Bill Child is a retired eighty year old entrepreneur who took a struggling 600 square feet appliance store in the State of Utah to a point where iconic Warren Buffett bought the business from him in the mid-nineties. I sat down with Child while visiting the USA recently.
Today he is the Chairman of R.C. Willey, a successful American home furnishings and appliance retailer. The business is led by his nephews. He tries to fulfill the duties of chairman while involved in a condominium project on the island of Kauai and enjoying his other passions of family and golf.
As a youngster Child’s father worked three jobs, with a small farm on the side. They never had a lot of money. Child learned the value of hard work, frugality and also realised he wanted to do something different, not depend on the price of a product, unpredictable weather and other outside factors.
In the 1950’s Child worked part time for his father-in-law RC in their small local furniture store. He had to take over the struggling business in 1954 when RC unexpectedly passed away. The estate recorded assets of $25k, including the business accounts receivable, eight acres of land and a house. Liabilities were $37k. In those days it was a lot of money, especially when one considers Child’s house cost him $6K. The bank suggested they close doors. Child could not accept this option as his mother-in-law was dependent on the income, he just did not want to fail and he saw some positive in their good reputation. He decided to put his head down and do his best, and at first the goal was to survive and get out of debt. There was no vision to become the greatest in the state.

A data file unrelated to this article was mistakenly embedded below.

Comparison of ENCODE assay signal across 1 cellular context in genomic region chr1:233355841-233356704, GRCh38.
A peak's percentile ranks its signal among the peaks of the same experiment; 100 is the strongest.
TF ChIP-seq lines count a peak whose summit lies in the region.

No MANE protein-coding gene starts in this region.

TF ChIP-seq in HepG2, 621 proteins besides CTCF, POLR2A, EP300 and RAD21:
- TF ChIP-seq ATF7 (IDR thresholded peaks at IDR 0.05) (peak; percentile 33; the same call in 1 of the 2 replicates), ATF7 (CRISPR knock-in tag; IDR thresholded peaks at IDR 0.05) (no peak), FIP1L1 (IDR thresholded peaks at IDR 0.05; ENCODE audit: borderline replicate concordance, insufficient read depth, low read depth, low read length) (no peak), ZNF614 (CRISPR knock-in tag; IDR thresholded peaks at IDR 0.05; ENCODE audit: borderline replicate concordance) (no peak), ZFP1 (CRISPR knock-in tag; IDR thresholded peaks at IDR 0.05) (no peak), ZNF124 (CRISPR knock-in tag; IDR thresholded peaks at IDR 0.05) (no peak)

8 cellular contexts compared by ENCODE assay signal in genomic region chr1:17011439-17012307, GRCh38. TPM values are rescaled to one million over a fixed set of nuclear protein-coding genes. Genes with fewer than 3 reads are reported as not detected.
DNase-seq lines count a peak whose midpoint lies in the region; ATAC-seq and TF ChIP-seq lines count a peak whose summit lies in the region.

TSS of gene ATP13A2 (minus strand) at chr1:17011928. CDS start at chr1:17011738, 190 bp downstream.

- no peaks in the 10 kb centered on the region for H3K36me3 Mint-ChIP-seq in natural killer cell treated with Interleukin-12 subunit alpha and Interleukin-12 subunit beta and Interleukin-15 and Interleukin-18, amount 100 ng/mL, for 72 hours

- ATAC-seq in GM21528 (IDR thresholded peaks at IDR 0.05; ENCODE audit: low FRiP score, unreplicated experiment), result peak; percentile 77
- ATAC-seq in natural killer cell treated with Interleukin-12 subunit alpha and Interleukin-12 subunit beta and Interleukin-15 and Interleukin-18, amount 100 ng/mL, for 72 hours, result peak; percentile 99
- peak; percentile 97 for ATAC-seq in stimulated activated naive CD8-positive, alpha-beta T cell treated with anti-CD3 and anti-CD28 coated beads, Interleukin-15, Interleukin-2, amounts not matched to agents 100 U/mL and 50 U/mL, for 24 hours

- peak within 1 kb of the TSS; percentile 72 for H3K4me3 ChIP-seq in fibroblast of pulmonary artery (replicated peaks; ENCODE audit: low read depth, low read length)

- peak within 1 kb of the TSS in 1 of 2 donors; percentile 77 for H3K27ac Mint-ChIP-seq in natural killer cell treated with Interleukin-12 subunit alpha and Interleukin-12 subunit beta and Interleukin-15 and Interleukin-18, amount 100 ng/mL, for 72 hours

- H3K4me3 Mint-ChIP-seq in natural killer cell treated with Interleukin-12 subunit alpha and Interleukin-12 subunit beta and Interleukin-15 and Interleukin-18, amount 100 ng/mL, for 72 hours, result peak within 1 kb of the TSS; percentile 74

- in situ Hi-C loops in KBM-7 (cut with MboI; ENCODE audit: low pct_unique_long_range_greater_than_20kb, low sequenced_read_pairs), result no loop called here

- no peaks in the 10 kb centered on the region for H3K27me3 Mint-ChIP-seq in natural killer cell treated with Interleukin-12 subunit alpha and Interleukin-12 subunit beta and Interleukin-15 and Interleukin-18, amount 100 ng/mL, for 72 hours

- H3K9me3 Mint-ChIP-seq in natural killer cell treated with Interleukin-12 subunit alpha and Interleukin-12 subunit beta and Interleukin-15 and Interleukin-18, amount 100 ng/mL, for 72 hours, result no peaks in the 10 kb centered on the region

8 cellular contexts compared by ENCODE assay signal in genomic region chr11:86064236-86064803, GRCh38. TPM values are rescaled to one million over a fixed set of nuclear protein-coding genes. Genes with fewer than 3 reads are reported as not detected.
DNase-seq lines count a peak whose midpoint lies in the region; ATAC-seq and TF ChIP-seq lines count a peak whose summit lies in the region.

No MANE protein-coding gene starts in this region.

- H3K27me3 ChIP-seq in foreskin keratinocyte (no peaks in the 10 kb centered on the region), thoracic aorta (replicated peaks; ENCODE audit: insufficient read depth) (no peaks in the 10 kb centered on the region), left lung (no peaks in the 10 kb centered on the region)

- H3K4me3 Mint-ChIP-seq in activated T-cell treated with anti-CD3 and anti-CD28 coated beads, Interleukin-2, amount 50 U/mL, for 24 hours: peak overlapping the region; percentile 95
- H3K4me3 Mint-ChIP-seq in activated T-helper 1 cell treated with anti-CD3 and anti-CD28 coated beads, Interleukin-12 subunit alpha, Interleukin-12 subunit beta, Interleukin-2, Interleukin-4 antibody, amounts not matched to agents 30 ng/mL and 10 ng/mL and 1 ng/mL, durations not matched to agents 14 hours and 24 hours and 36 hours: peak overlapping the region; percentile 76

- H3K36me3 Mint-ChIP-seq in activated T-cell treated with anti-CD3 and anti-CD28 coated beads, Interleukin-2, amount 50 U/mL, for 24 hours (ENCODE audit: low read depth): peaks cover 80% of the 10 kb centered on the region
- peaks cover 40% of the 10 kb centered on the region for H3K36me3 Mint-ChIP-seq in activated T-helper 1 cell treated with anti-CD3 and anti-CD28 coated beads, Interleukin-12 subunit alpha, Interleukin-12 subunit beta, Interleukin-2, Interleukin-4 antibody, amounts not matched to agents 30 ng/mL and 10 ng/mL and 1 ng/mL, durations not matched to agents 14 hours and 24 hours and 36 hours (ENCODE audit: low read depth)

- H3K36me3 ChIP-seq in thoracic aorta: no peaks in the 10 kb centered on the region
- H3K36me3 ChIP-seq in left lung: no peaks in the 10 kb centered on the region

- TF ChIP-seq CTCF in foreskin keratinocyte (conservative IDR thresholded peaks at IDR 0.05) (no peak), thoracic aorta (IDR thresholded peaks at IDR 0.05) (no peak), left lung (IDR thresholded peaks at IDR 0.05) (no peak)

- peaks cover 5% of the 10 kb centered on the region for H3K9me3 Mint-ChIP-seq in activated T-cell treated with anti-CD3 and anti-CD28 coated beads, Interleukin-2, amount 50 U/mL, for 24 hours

But they did become the greatest in the State of Utah. Buffett once commented to Child: “Bill, you moved from being just an insignificant player in the field of home furnishing, electronics and appliances to being the number one in Utah. How did you do it? What happened to these other companies?” Child then wrote a paper attempting to give an answer, and Buffett forwarded a copy to top business leaders like Bill Gates, Tom Murphy and about twenty others.
Child and the business believe in eight simple principles to live by within their business environment, which no doubt contributed towards their success:
1. Treat every customer the way you want to be treated;
2. Little things make all the difference;
3. Be honest;
4. Do the right thing;
5. Don’t follow the herd;
6. Hire the right personnel;
7. Treat employees like family;
8. Build a business to keep, not to sell.
In the mid-nineties several factors led to a desire to sell the business, and not just to anyone, but to Warren Buffett, primary shareholder, chairman and CEO of Berkshire Hathaway. They succeeded in convincing him. In so many cases a so called dream acquisition rarely turns out to be what the acquirer or acquired expected. Life after the fact becomes a let-down. Not in the case of R.C. Willey and Berkshire Hathaway.
About Buffett Child says: “Our relationship with Warren has absolutely been first class, perfect. He leaves you alone. He is a wonderful guy; his integrity is unquestionable; he is very bright of course; he is very focused. As a businessman I learned a few things from him. I think my business IQ has increased by 10 points over the fifteen years I have associated with him.”